The U.S. Justice Department won't have any better chance getting an indictment against former Ferguson, Missouri police officer Darren Wilson than did the St. Louis County prosecutor's office, says former New York Mayor Rudolph Giuliani.
Attorney General Eric Holder's office is conducting two civil rights investigations into the shooting death of black 18-year-old suspect Michael Brown Jr. — one against the white police officer himself and one against the Ferguson Police Department.
But Giuliani, appearing on "Fox News Sunday," said the Justice Department would be working with no evidence that the Missouri grand jury didn't have, so there is no need to expect a different result. Giuliani is also a former federal prosecutor.
"This is the kind of case had it not … had the racial overtones and the national publicity where a prosecutor would have come to the conclusion that there's not enough evidence to present to the grand jury," Giuliani said. "It's an impossible case to present to a grand jury."
Giuliani has come under fire
for saying last week on ""Meet the Press" that people should also be talking about the problem of black-on-black crime. He didn't back down on Sunday, but admitted that blacks do have a legitimate complaint that they are unfairly targeted by police and that there individual incidents that are unjustified.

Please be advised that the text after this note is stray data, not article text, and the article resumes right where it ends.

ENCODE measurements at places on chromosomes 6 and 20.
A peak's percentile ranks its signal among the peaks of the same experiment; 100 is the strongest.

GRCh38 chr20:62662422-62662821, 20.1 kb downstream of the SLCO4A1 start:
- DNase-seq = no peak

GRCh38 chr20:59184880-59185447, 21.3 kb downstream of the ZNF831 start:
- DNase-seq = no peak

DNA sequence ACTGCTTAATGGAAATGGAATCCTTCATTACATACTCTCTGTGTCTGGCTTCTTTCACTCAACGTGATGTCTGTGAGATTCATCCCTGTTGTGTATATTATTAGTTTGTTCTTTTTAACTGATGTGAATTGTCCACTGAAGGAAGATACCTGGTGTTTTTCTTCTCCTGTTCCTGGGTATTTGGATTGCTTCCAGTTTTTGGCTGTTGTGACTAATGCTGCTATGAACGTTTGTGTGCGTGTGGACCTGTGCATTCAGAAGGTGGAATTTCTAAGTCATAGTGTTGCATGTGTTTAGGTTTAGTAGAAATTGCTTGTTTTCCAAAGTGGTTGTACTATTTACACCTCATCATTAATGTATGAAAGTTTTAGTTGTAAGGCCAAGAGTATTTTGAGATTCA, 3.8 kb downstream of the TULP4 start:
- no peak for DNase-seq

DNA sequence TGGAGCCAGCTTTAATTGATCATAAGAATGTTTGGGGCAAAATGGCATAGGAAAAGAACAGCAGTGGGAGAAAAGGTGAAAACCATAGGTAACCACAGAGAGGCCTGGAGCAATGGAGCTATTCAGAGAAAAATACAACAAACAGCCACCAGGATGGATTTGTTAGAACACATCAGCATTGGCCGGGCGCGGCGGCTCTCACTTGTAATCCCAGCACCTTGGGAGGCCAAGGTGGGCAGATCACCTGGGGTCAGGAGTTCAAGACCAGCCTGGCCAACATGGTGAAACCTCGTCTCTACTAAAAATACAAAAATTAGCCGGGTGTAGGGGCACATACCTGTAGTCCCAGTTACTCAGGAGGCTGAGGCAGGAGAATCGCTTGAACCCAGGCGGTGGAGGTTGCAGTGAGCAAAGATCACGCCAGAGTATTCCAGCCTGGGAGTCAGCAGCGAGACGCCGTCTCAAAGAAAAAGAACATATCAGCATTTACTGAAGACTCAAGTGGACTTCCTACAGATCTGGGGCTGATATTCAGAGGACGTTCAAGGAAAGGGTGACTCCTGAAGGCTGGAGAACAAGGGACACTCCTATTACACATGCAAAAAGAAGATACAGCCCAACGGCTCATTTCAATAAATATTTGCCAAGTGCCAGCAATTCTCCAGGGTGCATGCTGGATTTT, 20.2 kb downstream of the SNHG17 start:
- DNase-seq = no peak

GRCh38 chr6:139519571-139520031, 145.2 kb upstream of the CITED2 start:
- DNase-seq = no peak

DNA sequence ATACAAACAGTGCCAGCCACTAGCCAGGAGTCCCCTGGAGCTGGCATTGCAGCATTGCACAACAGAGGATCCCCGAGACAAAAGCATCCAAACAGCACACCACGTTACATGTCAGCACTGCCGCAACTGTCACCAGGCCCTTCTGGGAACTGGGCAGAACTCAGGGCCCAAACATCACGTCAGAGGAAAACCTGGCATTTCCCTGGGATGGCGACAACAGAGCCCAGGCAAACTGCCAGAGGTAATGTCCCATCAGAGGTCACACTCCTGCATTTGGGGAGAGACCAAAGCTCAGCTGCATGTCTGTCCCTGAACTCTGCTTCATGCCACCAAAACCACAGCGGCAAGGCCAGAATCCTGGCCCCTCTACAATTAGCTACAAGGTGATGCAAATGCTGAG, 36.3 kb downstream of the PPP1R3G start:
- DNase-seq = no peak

"There is more interaction and more unfair interaction among police officers, white and black, in the black community than in the white community. And I think some of that responsibility is on the police department and on police departments to train their officers better and to make their police departments much more diversified," Giuliani said Sunday. "But I think just as much, if not more, responsibility is on the black community to reduce the reason why the police officers are assigned in such large numbers to the black community."
Giuliani then returned to the crime statistics he cited last week on NBC's "Meet the Press."
"It’s because blacks commit murder eight times more per capita than any other group in our society. And when I assigned police officers with Commissioner Bratton and Commissioner Safir, we did it based on statistics. We didn’t do it based on race. If there were a lot of murders in a community, we put a lot of police officers there," he said.
"If I had put all my police officers on Park Avenue, and none in Harlem, thousands and thousands more blacks would have been killed during the eight years I was mayor."
He said he now favors body cameras on police officers, but is sticking by his support of the "broken windows" and "stop-and-frisk" policies that he says reduce crime. Stop-and-frisk can be abused, he admitted, and should only be used when there is probable cause and not simply targeting people based on race.
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